Last year saw multiple high-profile data breaches, enough to place cybersecurity atop any in-house attorney’s 2018 priority list.

But the threat posed by hackers isn’t the only cyber concern on the minds of in-house counsel this year, reports Corporate Counsel magazine.

In the regulatory realm, complying with the European Union’s General Data Protection Regulation, which takes effect in May,  is expected to be companies’ top data privacy task of 2018. But it’s not the only one. The Chinese government also plans to impose new, below-the-radar data privacy regs that will make companies jump through another set of legal hoops.

The legal implications of new technologies, such as fitness devices that blur the line between medical and personal data collection, are also expected to challenge corporate counsel. And groundbreaking legal cases could change the law regarding who has standing to sue following a data breach in the U.S. and whether companies can use standard contractual clauses to transfer personal data out of Europe.

Ransomware, data breaches, and emerging artificial intelligence — these are some of the cybersecurity trends that executives expect to spill into the coming year with some newer challenges, according to eWeek.

The 2017 data leaks, hacks and attacks that alarmed industries across sectors will only grow more common. Cybersecurity leaders say they expect businesses to continue to innovate practices that bolster their privacy and create consumer products that offer a more comprehensive package of protections against malware, credit theft and identity fraud.

Looking ahead to 2018, regulators are raising the bar for data protection standards for corporations. For example, the EU will enforce General Data Protection Regulations (GDPR), which obligate organizations to comply with specific security improvement practices and approaches. Smaller businesses are expected to leverage multifactor authentication systems for password-protected accounts.

Read more about 2018 cybersecurity trends.

British businesses are stockpiling Bitcoin to payoff ransomware hackers, according to a ZDNet report.

Ransomware is a form of malware that can freeze a company’s data. It allows hackers to demand a payoff in cash — or Bitcoin — in return for restoring a business’s functionality.

In the wake of the WannaCry hacking attacks, which crippled the UK’s National Health Service, British business leaders may prefer to pay a ransom rather than disclose data breaches and suffer through government audits, fines, customer dissatisfaction and reputational damage.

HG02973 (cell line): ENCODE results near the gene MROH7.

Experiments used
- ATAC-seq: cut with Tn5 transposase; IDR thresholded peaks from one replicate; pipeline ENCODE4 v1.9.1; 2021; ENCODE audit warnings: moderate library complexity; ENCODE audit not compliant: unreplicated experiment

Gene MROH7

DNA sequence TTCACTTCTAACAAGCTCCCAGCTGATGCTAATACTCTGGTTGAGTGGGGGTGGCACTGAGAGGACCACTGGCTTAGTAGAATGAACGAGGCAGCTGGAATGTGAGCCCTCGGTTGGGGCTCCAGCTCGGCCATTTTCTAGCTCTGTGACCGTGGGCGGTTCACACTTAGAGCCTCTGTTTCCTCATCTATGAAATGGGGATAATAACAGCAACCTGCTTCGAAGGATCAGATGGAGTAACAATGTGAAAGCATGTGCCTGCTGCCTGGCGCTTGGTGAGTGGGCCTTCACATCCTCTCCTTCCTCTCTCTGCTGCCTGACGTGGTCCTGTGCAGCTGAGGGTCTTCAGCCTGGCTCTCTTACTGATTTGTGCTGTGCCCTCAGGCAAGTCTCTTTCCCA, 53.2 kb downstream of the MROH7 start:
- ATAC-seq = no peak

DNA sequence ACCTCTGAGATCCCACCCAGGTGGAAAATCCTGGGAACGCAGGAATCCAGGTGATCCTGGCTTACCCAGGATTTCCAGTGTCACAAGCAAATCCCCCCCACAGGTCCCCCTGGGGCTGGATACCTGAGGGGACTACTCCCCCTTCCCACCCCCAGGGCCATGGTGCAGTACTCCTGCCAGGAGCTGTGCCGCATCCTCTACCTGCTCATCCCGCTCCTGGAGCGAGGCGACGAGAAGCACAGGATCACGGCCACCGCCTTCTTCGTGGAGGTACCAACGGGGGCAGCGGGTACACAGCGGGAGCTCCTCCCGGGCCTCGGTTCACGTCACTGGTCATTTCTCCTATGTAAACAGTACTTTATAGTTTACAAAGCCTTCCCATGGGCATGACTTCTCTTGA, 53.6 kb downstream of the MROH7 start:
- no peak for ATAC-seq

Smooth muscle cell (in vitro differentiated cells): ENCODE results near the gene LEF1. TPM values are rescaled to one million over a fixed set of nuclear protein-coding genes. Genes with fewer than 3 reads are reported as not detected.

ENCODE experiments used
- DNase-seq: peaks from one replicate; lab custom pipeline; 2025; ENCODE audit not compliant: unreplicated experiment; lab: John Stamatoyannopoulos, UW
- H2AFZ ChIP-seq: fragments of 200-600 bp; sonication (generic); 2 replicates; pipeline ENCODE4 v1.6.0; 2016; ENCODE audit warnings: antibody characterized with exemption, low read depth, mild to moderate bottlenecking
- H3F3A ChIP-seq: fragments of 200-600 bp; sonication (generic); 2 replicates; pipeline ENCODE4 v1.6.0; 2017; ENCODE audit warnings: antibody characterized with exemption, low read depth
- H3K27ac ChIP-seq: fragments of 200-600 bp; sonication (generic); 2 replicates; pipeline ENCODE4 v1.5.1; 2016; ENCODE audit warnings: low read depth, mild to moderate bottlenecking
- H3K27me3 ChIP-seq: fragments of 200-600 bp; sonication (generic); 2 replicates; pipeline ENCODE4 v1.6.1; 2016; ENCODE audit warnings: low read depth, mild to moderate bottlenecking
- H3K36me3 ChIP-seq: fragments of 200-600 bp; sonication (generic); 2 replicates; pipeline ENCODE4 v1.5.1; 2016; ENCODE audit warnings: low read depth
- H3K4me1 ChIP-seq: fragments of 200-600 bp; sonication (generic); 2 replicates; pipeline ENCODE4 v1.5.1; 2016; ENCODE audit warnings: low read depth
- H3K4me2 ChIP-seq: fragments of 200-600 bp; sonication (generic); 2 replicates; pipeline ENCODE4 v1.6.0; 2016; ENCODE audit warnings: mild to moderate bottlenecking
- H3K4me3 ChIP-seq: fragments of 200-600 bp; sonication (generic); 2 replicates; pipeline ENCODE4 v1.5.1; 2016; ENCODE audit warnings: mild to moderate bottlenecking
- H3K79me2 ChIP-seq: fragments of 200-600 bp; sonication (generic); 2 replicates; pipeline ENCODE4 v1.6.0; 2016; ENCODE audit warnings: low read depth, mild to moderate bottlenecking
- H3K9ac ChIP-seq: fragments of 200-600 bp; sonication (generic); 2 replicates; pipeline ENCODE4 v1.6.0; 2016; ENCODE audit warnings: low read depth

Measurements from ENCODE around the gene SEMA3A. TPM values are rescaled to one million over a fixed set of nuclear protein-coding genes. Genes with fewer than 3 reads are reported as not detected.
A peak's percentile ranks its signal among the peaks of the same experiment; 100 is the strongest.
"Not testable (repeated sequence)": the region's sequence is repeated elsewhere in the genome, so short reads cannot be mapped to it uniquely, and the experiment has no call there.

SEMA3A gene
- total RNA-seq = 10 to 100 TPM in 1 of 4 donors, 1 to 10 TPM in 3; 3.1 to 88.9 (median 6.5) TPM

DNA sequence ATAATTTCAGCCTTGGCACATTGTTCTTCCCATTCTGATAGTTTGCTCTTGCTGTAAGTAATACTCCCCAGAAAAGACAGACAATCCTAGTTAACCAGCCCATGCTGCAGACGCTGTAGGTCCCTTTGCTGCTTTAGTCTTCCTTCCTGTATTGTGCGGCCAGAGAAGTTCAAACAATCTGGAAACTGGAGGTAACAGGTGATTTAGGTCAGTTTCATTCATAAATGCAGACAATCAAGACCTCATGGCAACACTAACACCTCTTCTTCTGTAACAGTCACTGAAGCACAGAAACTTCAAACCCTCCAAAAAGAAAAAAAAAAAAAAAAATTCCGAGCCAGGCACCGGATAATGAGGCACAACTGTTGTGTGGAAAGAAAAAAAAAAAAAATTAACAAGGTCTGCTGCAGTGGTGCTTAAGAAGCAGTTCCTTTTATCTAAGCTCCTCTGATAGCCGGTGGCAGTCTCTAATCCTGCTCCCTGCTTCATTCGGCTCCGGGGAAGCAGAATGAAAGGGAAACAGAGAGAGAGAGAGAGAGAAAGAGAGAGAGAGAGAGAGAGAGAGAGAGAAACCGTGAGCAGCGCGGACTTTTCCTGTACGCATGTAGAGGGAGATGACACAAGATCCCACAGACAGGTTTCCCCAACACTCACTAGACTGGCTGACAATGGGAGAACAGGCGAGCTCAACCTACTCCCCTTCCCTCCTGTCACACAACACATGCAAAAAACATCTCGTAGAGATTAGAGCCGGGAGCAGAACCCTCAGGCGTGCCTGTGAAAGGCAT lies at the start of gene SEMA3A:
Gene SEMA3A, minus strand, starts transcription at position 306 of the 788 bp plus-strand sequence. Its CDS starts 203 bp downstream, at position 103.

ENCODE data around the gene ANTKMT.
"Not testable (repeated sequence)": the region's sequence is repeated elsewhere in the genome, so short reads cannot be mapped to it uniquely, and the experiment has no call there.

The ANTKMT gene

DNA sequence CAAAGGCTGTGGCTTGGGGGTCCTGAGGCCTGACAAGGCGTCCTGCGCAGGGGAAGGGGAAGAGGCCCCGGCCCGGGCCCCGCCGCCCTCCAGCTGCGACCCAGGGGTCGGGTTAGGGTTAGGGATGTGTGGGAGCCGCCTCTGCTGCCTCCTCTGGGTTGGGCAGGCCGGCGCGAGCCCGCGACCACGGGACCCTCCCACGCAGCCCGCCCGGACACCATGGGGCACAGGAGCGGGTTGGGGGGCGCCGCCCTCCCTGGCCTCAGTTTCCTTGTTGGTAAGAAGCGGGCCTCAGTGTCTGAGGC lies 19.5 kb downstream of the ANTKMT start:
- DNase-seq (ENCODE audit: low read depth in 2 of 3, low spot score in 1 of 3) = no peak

Even as Bitcoin prices have fluctuated around $18,000, some companies are loading their virtual wallets and bracing for the demand of a payoff.

Read the full article.

 

The soaring value of bitcoin and other cryptocurrencies has hackers mobilizing, according to Data Breach Today.

Distributed denial-of-service attacks against bitcoin exchanges are up, and hackers have compromised software tied to “bitcoin gold,” the publication reports. While it’s not surprising, given bitcoin’s meteoric rise in value, the increased activity is raising questions about the security of cryptocurrency infrastructure.

“Not to perpetrate fear, uncertainty and doubt, but I was told by people I really respect in threat intelligence that there are at least four very advanced threat actor groups who have been attacking banks in recent years, and about a month ago, they just dropped their activities and moved over to bitcoin hacking,” Avivah Litan, vice president and distinguished analyst at Gartner Research told Data Breach Today executive editor Matthew J. Schwartz.

Click here to read the full story.

When it comes to cybercrime, not even your favorite app store is safe.

The International Business Times reports that fake mobile applications carried by the most popular app stores often pose phishing and malware threats. Hackers create the apps to control parts of users’ mobile phones, flood devices with spam ads and steal personal information.

They’re not always easy to spot. The more sophisticated counterfeits are designed to resemble legitimate games, e-commerce portals and social media apps. A fake version of WhatsApp, named “Update WhatsApp Messenger” had more than one million downloads before it was flagged and removed from one provider’s app store.